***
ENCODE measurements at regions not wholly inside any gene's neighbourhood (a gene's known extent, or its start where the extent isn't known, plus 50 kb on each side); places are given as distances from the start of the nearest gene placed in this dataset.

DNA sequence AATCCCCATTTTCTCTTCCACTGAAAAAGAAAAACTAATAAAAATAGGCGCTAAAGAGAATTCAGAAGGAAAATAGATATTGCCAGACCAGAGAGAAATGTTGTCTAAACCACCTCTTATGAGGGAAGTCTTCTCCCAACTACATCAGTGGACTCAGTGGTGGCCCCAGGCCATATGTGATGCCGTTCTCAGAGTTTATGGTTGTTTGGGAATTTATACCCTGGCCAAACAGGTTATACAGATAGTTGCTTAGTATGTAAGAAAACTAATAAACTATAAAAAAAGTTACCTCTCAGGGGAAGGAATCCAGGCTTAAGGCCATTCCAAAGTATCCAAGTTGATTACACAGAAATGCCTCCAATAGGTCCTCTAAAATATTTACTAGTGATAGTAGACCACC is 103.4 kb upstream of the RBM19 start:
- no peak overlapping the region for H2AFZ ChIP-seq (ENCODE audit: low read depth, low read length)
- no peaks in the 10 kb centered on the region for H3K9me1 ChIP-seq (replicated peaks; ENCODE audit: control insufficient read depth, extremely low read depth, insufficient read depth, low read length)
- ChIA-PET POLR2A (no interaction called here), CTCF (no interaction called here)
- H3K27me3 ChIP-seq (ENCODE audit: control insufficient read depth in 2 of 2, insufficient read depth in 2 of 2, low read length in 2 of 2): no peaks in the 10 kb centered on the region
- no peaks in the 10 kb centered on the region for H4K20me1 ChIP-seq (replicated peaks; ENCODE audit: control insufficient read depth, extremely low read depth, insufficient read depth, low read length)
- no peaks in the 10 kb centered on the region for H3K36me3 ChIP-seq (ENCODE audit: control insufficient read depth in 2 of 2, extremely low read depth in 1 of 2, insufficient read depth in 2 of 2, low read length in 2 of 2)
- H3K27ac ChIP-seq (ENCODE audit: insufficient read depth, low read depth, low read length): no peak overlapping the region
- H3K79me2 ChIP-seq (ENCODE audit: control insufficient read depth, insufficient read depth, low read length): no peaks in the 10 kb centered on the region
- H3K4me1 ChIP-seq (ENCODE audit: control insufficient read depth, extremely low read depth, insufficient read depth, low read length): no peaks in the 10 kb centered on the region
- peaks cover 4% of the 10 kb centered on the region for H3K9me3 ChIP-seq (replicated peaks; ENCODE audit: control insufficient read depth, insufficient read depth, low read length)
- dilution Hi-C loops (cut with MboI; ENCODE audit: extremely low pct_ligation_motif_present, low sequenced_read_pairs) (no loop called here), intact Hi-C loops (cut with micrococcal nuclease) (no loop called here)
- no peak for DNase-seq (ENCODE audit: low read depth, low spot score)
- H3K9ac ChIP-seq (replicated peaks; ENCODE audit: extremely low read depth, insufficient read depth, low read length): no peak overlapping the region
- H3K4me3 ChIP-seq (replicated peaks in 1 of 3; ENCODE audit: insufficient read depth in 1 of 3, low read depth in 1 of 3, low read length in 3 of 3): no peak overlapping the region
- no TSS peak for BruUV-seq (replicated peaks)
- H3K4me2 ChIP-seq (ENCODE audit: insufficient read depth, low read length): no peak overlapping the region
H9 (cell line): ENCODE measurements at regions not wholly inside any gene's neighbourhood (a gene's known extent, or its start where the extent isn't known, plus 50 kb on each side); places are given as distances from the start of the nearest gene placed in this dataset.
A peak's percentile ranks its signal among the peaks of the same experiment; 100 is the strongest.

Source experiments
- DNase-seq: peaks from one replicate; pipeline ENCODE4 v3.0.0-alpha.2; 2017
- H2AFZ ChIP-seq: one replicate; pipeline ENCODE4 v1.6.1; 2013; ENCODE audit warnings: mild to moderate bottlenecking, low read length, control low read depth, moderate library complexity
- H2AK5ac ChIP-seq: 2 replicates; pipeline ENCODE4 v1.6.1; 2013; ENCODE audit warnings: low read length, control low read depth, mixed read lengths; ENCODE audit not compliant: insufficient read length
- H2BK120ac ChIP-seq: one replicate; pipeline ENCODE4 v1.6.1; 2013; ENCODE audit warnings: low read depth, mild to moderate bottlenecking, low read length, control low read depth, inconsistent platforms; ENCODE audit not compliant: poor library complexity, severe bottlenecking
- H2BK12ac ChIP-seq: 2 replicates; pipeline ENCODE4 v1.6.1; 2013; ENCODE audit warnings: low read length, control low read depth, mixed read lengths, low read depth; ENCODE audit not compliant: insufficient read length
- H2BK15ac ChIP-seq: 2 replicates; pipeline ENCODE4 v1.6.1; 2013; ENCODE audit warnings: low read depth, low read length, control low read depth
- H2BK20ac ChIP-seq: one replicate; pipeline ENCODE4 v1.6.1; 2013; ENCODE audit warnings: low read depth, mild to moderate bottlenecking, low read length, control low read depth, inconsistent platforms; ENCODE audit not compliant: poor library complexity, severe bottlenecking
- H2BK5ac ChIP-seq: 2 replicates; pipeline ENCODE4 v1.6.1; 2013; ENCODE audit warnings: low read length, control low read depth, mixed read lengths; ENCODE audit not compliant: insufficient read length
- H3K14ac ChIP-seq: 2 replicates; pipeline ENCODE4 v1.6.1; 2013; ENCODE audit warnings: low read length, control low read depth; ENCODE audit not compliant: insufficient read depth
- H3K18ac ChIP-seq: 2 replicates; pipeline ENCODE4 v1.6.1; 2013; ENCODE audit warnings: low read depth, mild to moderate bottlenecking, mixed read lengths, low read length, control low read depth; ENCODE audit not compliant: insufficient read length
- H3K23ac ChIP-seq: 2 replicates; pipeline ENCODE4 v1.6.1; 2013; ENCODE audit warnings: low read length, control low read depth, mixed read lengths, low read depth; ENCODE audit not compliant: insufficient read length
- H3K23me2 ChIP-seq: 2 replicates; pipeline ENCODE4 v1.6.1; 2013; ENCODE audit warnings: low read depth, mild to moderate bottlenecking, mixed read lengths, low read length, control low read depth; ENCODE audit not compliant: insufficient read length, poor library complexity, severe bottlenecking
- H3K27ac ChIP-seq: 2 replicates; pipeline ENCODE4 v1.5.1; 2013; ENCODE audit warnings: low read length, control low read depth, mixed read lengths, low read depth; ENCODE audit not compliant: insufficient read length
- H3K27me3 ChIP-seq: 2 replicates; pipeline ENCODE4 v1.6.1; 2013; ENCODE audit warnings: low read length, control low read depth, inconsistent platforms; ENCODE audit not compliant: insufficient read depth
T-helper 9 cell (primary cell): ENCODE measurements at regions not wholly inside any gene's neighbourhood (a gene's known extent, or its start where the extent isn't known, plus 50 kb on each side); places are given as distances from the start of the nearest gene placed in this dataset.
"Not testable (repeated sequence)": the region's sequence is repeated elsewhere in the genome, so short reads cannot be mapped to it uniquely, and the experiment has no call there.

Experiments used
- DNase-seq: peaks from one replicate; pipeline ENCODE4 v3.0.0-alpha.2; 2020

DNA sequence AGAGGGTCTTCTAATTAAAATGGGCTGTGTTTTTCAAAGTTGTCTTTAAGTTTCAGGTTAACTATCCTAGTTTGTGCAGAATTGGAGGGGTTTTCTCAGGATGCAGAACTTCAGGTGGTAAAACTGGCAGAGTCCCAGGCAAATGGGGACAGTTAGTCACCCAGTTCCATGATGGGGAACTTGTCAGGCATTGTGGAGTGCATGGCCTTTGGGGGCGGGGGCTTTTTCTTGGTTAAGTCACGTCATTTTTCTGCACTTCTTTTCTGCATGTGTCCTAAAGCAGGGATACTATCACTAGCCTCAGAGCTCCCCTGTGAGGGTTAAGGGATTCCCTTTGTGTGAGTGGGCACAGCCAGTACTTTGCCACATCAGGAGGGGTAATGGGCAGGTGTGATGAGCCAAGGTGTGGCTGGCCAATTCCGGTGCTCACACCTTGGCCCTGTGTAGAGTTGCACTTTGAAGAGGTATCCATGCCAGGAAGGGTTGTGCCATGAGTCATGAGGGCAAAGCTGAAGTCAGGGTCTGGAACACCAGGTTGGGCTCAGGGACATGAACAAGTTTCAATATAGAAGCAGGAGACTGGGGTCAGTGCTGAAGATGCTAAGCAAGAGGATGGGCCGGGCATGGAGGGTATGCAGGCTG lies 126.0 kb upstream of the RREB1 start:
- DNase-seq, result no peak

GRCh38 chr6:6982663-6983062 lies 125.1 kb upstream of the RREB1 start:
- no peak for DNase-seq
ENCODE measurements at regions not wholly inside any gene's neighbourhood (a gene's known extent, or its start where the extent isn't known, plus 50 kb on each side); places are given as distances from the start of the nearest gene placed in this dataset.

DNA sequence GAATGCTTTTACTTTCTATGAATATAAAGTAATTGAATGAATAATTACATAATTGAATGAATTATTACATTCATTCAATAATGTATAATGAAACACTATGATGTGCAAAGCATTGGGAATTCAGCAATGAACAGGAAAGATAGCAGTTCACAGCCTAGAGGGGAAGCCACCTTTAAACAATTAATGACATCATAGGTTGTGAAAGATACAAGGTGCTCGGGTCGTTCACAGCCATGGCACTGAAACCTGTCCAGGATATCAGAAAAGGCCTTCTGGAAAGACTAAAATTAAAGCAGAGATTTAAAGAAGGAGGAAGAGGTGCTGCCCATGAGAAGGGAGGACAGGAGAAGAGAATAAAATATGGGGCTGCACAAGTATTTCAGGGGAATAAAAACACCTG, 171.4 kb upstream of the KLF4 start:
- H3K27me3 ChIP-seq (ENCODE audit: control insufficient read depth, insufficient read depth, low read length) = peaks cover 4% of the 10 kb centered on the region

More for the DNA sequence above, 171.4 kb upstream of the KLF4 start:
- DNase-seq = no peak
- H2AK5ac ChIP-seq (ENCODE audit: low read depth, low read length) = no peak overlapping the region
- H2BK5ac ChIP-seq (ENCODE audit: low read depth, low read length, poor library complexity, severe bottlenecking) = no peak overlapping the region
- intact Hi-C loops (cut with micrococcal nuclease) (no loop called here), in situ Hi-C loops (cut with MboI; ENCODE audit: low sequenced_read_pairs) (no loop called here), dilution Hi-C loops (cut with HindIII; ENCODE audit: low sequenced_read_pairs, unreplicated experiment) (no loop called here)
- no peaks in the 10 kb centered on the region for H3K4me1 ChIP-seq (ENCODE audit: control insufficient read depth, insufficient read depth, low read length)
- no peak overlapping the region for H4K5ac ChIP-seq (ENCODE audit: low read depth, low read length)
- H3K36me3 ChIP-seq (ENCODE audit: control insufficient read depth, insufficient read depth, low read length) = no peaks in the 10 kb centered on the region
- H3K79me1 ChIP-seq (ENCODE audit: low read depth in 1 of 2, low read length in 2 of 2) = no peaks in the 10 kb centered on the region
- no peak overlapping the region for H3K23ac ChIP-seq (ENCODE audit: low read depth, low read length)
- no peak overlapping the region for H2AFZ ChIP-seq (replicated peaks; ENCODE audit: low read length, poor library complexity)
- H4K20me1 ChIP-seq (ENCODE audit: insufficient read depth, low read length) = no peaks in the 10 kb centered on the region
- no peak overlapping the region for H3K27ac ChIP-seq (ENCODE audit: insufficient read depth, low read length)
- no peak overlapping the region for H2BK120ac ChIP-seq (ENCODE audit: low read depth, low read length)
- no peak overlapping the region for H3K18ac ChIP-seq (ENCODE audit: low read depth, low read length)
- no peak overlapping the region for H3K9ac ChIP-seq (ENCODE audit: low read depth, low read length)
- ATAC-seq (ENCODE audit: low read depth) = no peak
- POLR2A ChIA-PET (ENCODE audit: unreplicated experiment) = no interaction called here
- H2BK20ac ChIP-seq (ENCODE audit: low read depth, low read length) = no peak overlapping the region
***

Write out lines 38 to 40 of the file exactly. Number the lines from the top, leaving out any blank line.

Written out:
Experiments used
- DNase-seq: peaks from one replicate; pipeline ENCODE4 v3.0.0-alpha.2; 2020

DNA sequence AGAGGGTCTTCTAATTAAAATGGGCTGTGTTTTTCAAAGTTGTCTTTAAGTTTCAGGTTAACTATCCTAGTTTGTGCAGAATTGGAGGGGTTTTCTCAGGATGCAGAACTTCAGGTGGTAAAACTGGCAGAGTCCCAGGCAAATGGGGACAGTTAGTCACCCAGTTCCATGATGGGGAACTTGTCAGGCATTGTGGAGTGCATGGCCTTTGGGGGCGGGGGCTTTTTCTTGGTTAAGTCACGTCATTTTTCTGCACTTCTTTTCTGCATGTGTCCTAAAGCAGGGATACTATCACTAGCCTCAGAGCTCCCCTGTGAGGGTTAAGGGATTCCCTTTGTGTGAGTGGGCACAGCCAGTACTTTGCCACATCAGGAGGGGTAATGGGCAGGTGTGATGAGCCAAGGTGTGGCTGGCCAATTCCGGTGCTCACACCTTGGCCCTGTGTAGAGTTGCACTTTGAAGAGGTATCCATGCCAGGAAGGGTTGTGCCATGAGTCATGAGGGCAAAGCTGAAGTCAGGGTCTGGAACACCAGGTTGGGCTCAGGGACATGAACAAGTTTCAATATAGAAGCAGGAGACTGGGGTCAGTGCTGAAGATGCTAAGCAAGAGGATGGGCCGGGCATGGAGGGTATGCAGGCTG lies 126.0 kb upstream of the RREB1 start: